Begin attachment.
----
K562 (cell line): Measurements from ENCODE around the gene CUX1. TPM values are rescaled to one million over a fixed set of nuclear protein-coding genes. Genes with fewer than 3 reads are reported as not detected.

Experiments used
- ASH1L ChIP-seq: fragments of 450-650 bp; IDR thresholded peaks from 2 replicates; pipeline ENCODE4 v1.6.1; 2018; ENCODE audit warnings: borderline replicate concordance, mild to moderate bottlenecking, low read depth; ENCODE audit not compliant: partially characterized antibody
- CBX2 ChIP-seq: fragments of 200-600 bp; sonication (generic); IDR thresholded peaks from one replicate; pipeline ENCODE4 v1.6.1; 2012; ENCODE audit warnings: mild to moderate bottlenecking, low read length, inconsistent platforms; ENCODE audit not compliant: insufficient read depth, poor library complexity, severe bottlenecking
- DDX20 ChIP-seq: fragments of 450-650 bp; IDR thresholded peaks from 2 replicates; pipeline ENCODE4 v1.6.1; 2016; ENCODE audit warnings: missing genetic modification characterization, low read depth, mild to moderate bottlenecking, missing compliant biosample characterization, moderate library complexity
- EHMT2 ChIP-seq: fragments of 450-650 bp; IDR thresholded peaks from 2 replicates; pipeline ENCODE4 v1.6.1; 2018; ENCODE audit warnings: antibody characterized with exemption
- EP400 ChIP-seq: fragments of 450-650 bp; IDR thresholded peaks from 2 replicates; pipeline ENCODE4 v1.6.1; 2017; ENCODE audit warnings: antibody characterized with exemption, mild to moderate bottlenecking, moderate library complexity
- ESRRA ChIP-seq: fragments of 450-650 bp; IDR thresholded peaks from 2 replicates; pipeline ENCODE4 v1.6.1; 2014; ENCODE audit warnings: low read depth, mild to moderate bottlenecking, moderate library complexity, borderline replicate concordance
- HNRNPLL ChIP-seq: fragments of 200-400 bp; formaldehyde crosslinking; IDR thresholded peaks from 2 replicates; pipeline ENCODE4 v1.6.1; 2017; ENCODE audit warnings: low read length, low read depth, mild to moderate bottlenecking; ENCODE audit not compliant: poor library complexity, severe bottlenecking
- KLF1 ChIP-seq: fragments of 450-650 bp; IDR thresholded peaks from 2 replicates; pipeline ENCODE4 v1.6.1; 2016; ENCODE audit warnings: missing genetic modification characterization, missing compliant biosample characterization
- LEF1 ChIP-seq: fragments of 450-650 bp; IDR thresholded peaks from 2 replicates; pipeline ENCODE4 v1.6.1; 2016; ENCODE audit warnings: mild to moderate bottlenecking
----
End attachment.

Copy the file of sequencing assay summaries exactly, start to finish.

K562 (cell line): Measurements from ENCODE around the gene CUX1. TPM values are rescaled to one million over a fixed set of nuclear protein-coding genes. Genes with fewer than 3 reads are reported as not detected.

Experiments used
- ASH1L ChIP-seq: fragments of 450-650 bp; IDR thresholded peaks from 2 replicates; pipeline ENCODE4 v1.6.1; 2018; ENCODE audit warnings: borderline replicate concordance, mild to moderate bottlenecking, low read depth; ENCODE audit not compliant: partially characterized antibody
- CBX2 ChIP-seq: fragments of 200-600 bp; sonication (generic); IDR thresholded peaks from one replicate; pipeline ENCODE4 v1.6.1; 2012; ENCODE audit warnings: mild to moderate bottlenecking, low read length, inconsistent platforms; ENCODE audit not compliant: insufficient read depth, poor library complexity, severe bottlenecking
- DDX20 ChIP-seq: fragments of 450-650 bp; IDR thresholded peaks from 2 replicates; pipeline ENCODE4 v1.6.1; 2016; ENCODE audit warnings: missing genetic modification characterization, low read depth, mild to moderate bottlenecking, missing compliant biosample characterization, moderate library complexity
- EHMT2 ChIP-seq: fragments of 450-650 bp; IDR thresholded peaks from 2 replicates; pipeline ENCODE4 v1.6.1; 2018; ENCODE audit warnings: antibody characterized with exemption
- EP400 ChIP-seq: fragments of 450-650 bp; IDR thresholded peaks from 2 replicates; pipeline ENCODE4 v1.6.1; 2017; ENCODE audit warnings: antibody characterized with exemption, mild to moderate bottlenecking, moderate library complexity
- ESRRA ChIP-seq: fragments of 450-650 bp; IDR thresholded peaks from 2 replicates; pipeline ENCODE4 v1.6.1; 2014; ENCODE audit warnings: low read depth, mild to moderate bottlenecking, moderate library complexity, borderline replicate concordance
- HNRNPLL ChIP-seq: fragments of 200-400 bp; formaldehyde crosslinking; IDR thresholded peaks from 2 replicates; pipeline ENCODE4 v1.6.1; 2017; ENCODE audit warnings: low read length, low read depth, mild to moderate bottlenecking; ENCODE audit not compliant: poor library complexity, severe bottlenecking
- KLF1 ChIP-seq: fragments of 450-650 bp; IDR thresholded peaks from 2 replicates; pipeline ENCODE4 v1.6.1; 2016; ENCODE audit warnings: missing genetic modification characterization, missing compliant biosample characterization
- LEF1 ChIP-seq: fragments of 450-650 bp; IDR thresholded peaks from 2 replicates; pipeline ENCODE4 v1.6.1; 2016; ENCODE audit warnings: mild to moderate bottlenecking